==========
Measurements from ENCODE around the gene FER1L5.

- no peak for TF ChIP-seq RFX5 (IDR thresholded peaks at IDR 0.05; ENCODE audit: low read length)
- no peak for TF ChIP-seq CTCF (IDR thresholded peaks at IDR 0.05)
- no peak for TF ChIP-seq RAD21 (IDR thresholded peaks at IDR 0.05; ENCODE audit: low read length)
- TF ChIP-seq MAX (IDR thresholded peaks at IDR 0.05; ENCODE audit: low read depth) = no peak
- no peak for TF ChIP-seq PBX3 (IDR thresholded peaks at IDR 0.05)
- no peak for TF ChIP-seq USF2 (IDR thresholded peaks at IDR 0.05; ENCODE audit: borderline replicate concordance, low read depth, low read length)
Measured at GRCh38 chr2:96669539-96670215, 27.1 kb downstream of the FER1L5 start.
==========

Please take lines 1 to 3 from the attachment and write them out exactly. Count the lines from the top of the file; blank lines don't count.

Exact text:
Measurements from ENCODE around the gene FER1L5.

- no peak for TF ChIP-seq RFX5 (IDR thresholded peaks at IDR 0.05; ENCODE audit: low read length)
- no peak for TF ChIP-seq CTCF (IDR thresholded peaks at IDR 0.05)